Supernova alert! Astronomers just found a way to predict explosive star deaths
A team of astronomers has developed an early-warning system for supernovas, the dramatic explosions of massive stars.
Science & Tech
Wouldn't it be nice to know when a giant star is about to die in a cataclysmic supernova explosion? A team of astronomers has done just that. If you see a giant red star surrounded by a thick shroud of material, watch out — the star will likely explode within a few years.
When a massive star approaches the end of its life, it goes through several violent phases. Deep in the star's core, it shifts from fusing hydrogen to fusing heavier elements, starting with helium and moving up to carbon, oxygen, magnesium and silicon. At the end of the chain, the star eventually forms iron in its core. Because iron saps energy rather than releasing it, this spells the end for the star, and in less than a dozen minutes, it turns itself inside out in a fantastic explosion called a supernova.
But for all the commotion that goes on in the stars' hearts, from the outside, it's hard to tell exactly what's going on. Sure, near the end of their lives, these giant stars swell to extreme sizes. They also become intensely bright — up to tens of thousands of times brighter than the sun. But because the stars' surfaces are so distended, their outer temperatures actually drop, making them appear as red giants.
The most famous example of such a near-terminal star is Betelgeuse. If it were placed within our solar system, this star — which is only 11 times more massive than the sun — would stretch to the orbit of Jupiter. It will go supernova any day now, but "any day" for an astronomer could be a million years away. Even though we know that these kinds of stars will eventually detonate in a supernova, there's no way to get a more precise estimate than that. Or, at least, that used to be the case.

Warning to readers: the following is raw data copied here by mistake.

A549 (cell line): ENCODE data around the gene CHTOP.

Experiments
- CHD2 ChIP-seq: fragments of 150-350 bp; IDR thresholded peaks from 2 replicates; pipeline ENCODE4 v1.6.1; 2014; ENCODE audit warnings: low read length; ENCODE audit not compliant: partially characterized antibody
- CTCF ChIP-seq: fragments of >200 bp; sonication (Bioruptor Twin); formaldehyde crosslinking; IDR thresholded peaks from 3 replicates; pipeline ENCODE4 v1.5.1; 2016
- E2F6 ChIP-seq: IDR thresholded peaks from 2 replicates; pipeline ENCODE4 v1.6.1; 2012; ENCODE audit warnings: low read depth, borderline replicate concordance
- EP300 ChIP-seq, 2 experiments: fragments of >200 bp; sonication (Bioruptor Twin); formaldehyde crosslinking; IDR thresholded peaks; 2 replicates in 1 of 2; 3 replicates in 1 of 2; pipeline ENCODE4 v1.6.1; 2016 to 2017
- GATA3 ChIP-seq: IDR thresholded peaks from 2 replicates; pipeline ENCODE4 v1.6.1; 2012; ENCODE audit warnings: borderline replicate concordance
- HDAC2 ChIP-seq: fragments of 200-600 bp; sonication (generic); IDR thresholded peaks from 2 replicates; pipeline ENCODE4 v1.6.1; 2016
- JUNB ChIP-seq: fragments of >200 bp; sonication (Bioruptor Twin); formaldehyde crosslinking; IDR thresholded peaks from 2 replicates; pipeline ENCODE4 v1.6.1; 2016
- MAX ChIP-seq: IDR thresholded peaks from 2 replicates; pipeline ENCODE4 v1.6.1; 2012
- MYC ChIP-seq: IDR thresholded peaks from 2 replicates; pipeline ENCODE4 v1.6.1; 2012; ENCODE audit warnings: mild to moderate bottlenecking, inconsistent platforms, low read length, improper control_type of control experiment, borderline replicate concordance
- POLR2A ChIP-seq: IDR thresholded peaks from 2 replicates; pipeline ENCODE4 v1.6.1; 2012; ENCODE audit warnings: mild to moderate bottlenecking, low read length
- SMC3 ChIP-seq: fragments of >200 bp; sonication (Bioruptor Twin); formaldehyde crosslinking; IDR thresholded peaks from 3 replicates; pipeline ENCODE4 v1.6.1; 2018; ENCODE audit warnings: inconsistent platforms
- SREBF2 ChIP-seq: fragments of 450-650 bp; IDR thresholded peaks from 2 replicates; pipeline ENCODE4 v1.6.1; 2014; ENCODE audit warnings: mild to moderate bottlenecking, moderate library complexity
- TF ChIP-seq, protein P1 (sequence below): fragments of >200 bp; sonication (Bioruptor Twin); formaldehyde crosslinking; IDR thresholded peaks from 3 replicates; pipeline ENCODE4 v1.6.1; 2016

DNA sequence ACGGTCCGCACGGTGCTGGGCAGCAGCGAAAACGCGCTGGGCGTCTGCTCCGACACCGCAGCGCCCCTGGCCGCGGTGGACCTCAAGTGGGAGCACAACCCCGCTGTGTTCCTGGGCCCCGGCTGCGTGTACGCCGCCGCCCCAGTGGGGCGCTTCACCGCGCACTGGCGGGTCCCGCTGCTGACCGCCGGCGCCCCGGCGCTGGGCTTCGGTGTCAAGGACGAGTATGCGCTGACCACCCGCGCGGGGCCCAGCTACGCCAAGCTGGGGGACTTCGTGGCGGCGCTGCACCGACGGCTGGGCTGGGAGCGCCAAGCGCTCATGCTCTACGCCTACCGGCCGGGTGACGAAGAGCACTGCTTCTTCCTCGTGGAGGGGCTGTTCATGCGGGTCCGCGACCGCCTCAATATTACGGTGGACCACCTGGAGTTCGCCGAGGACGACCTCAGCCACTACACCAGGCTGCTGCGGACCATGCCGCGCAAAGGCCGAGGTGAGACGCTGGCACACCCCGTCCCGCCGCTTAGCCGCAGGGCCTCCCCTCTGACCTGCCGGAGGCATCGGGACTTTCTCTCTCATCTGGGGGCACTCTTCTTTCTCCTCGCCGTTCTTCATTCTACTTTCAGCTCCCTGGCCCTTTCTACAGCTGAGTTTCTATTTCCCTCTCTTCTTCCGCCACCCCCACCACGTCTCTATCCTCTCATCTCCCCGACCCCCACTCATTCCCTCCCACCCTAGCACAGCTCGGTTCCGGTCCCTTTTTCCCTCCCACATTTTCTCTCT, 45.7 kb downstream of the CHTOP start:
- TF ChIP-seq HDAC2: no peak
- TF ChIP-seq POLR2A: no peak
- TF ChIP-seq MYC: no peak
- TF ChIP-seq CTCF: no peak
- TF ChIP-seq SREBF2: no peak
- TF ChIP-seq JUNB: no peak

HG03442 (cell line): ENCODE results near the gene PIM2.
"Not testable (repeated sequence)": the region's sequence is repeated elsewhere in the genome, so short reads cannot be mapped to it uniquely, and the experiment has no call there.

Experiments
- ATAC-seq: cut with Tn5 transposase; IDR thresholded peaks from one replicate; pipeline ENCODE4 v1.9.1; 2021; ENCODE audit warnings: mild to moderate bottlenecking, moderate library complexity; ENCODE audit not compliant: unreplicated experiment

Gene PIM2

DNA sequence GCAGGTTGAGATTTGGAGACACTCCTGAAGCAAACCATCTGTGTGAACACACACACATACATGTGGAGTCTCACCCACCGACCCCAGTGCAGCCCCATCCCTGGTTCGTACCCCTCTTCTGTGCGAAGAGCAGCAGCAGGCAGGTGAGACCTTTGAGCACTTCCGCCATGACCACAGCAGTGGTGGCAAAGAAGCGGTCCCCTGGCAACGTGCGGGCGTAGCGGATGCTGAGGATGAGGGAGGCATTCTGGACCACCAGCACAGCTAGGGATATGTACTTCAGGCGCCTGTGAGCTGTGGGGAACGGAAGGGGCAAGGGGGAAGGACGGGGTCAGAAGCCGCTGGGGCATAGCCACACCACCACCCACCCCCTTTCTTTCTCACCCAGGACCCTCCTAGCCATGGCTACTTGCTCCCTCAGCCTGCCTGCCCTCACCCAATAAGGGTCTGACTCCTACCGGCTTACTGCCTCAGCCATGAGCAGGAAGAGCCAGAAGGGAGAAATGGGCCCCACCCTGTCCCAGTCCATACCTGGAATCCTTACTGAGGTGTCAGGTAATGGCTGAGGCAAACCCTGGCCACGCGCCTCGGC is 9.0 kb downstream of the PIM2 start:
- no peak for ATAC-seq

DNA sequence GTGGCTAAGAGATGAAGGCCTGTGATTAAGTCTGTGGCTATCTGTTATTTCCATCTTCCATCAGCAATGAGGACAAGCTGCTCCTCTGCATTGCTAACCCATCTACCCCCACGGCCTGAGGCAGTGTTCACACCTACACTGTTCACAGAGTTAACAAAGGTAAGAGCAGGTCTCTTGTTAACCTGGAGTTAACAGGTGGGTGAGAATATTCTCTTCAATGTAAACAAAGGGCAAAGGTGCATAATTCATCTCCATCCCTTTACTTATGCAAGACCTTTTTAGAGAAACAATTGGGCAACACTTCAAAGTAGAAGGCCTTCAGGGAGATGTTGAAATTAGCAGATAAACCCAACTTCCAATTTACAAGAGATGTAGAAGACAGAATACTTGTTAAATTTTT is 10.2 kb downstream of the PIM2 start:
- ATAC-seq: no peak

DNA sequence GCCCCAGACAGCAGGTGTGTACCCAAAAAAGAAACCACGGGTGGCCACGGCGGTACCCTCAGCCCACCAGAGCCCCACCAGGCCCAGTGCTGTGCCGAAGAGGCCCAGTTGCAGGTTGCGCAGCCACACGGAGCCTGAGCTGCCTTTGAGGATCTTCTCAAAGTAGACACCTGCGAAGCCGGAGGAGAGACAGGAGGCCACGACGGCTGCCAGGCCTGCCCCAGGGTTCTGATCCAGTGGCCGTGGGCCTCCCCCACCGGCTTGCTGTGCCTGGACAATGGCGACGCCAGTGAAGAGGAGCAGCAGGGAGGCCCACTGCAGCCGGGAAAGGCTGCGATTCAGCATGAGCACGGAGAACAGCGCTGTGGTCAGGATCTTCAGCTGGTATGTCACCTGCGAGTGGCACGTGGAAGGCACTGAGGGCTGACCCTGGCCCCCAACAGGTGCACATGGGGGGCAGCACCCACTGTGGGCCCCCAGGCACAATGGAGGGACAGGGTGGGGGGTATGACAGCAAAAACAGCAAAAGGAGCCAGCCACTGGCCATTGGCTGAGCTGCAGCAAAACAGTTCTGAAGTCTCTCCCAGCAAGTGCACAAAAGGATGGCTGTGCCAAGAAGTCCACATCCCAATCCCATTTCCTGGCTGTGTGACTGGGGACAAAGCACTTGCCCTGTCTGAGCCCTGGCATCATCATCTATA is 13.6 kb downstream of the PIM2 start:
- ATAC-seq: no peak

Ticking time bomb
Now, a team of astronomers has developed a way to spot supernovas that are likely to go off within a few years. They reported their results in a paper published to the preprint database arXiv and accepted for publication in the journal Monthly Notices of the Royal Astronomical Society.
They specifically studied a few dozen of a unique type of supernova known as Type II-P supernovae. In contrast to other supernovas, these explosions remain bright long after the initial outburst.
In a few examples, astronomers have looked back at old catalogs and found images of the stars before they exploded, and they all seem to be red supergiants like Betelgeuse. That's a clear indication that those kinds of stars are supernova candidates, ready to go off at a moment's notice.
The stars that result in these kinds of supernovas are thought to have dense shrouds of material surrounding them before they explode. These shrouds are orders of magnitude denser than what's measured around Betelgeuse. It's the heating of that material from the initial shock wave that causes the brightness to linger; there's simply more stuff lying around to keep glowing well after the first sign of the explosion.